Anthea Butler was the target of an angry Twitter mob on Wednesday; a mob purportedly worked up over her opinions about the anti-Islam film-makers tied to events in Egypt and Libya. But just like the angry mobs in the middle east, this was no expression of spontaneous anger. Instead, it was the result of a leading conservative whipping up her followers into an attack. This is the story of how events unfolded…
I have written of the way some blog sites intentionally encourage their readers to attack a person, hashtag, or some other target on Twitter. The most recent example I documented was an attack on Melissa Harris-Perry that twisted her impassioned defense of the poor into an emotional outburst of “hysteria”, an “eruption” of anger, and an uncontrolled “blow-up” at a conservative guest. These blog sites launched a frenzy of negative tweets about Harris-Perry, often with racial and misogynist overtones, and saturated Twitter for a day.
Yesterday it was Anthea Butler’s turn. Butler is an Associate Professor of Religious Studies at the University of Pennsylvania. She’s become a general target for conservatives for many reasons, including writing a book supposedly critical of Sarah Palin. (I say supposedly, as the book will not be published until January.)
But the excuse for the attack was a tweet she wrote yesterday morning; it expressed displeasure at the makers of the movie that may have been the motivation for yesterday’s attacks in Egypt and Libya. Her tweet, and the ones that followed to expand on the topic, are no longer visible on Twitter, but Dr. Butler makes the same case in an opinion piece published in USA Today last evening. You don’t have to agree with her conclusions to appreciate that when actions in the US result in the deaths of Americans overseas the topic is worthy of discussion.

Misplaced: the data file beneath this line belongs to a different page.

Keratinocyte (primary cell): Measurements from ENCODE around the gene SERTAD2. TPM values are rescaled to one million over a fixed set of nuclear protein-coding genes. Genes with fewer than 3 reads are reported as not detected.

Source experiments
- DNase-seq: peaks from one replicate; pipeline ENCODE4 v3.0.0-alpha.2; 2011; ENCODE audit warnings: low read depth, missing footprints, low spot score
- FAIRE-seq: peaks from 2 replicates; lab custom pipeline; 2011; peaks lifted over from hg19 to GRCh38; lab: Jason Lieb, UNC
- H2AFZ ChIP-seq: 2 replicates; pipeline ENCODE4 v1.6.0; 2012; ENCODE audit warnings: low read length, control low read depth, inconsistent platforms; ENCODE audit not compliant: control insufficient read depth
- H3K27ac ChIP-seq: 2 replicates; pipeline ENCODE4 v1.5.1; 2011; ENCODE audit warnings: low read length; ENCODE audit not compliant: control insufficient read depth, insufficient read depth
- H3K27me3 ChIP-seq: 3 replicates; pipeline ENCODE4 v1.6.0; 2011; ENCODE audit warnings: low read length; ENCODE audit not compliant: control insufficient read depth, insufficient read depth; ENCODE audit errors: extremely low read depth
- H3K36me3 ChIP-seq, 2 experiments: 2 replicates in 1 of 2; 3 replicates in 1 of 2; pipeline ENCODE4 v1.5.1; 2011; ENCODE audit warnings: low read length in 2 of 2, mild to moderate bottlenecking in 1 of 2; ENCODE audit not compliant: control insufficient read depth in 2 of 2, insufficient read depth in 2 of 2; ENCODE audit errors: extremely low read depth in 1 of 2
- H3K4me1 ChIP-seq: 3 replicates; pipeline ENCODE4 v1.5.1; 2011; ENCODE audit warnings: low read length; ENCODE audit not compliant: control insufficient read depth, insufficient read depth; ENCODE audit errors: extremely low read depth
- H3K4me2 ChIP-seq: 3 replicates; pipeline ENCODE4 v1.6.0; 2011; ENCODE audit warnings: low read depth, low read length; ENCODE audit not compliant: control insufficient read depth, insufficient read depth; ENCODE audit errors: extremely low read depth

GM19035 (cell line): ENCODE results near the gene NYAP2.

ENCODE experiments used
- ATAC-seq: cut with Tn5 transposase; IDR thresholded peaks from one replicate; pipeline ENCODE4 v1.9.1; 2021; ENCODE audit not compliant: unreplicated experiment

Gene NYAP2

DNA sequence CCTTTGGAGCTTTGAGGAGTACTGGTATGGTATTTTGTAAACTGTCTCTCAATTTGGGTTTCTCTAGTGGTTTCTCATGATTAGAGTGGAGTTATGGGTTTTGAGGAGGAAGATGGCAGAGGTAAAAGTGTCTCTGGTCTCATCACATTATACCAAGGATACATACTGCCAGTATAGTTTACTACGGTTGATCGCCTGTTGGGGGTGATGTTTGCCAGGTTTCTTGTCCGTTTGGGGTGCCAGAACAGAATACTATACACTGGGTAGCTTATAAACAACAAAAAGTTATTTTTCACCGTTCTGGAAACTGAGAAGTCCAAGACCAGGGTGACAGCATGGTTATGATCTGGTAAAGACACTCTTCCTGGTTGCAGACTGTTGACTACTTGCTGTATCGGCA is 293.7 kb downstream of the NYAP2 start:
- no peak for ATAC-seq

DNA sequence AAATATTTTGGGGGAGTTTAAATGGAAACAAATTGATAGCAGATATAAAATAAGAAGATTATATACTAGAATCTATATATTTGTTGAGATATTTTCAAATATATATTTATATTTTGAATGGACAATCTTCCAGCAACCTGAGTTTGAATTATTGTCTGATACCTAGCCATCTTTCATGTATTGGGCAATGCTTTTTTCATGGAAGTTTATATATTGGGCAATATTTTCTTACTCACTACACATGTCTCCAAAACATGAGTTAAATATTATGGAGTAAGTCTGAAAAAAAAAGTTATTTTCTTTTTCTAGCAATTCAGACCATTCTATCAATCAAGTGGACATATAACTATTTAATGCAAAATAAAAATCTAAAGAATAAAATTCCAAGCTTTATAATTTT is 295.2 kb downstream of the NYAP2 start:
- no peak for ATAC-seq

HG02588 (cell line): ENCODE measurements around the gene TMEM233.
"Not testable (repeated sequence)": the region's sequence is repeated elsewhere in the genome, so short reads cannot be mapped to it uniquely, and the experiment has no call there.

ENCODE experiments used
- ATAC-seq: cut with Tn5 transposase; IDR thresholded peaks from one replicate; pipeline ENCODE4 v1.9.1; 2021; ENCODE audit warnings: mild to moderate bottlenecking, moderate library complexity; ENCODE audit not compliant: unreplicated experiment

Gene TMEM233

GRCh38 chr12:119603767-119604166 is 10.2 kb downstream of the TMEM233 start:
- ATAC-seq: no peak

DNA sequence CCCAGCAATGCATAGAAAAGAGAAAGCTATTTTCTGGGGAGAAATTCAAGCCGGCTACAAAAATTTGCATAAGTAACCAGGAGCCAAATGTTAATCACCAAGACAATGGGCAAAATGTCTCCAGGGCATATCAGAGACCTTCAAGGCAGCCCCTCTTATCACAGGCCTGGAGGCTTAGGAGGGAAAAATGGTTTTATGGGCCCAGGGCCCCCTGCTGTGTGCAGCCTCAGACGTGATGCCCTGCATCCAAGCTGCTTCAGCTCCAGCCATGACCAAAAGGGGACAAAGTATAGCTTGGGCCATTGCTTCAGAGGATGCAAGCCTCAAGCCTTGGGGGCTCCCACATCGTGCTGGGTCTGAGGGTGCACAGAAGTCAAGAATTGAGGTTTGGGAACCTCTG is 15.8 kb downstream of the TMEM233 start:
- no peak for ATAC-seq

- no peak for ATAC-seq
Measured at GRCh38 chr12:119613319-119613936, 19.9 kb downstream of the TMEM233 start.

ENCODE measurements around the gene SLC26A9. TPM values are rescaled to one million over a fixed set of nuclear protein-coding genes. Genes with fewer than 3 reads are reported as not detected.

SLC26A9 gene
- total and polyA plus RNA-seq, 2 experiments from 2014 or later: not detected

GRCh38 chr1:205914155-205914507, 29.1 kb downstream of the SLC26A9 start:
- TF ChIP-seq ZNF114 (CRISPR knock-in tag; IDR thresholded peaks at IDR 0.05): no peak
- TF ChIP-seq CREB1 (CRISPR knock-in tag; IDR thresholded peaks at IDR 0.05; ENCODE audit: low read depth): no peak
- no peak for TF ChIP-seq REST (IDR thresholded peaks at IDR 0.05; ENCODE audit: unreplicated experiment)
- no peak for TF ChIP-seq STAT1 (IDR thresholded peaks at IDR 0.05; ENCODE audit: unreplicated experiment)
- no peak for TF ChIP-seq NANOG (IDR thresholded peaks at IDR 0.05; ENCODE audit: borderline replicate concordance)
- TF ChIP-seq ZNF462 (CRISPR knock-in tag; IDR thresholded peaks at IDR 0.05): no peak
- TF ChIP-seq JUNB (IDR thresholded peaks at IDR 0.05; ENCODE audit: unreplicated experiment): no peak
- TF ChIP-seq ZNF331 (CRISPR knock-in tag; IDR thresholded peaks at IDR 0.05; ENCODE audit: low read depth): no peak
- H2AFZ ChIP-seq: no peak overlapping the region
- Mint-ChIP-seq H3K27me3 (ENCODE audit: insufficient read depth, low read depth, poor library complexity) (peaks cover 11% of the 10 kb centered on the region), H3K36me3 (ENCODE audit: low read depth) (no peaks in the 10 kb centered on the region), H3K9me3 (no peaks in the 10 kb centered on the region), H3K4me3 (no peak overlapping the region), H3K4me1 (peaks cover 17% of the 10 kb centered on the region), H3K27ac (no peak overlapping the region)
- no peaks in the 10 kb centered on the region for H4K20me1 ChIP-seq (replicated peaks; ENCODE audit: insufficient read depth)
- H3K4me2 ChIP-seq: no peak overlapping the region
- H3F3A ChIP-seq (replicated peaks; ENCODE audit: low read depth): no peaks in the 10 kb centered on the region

And if you look back at how Twitter had discussed Dr. Butler in the past, you will see that she was a frequent, slightly popular, and generally positive topic on Twitter. Until yesterday, that is:
Yesterday, she went from her average of 100 mentions a day to 10 times that many, and the sentiment of yesterday’s tweets swung dramatically negative.
You might think that this is just a reaction to her comments; many people strongly disagreed with them. But to think that this was an organic reaction would miss the hand of an outside force: Twitchy.com, a website run by Michelle Malkin, whom Wikipedia describes as a “conservative blogger, political commentator and author”. Twitchy.com is conservative and features Malkin’s style of snarky rants about the left served up with over-the-top faux outrage. Like in Spinal Tap, Twitchy is always set at 11.
Dr. Butler posted her first tweet at 8:34am in the morning (ET), and you can see there was a reaction:
But just a very small one at first. Left alone, her comments would have gone unnoticed by almost everyone and would have faded into history.
But they did not go unnoticed by Twitchy.com — or more likely her other critical comments about Mitt Romney and Reince Priebus caught Twitchy’s eye. One way or another, at 11:52 am, Twitchy posted its first article about Dr. Butler. In order to distort her comments into a more dramatic narrative, only a selected few of her tweets were republished on the site. And that had the intended effect, driving a spike in the volume of Tweets about Dr. Butler in the noon hour.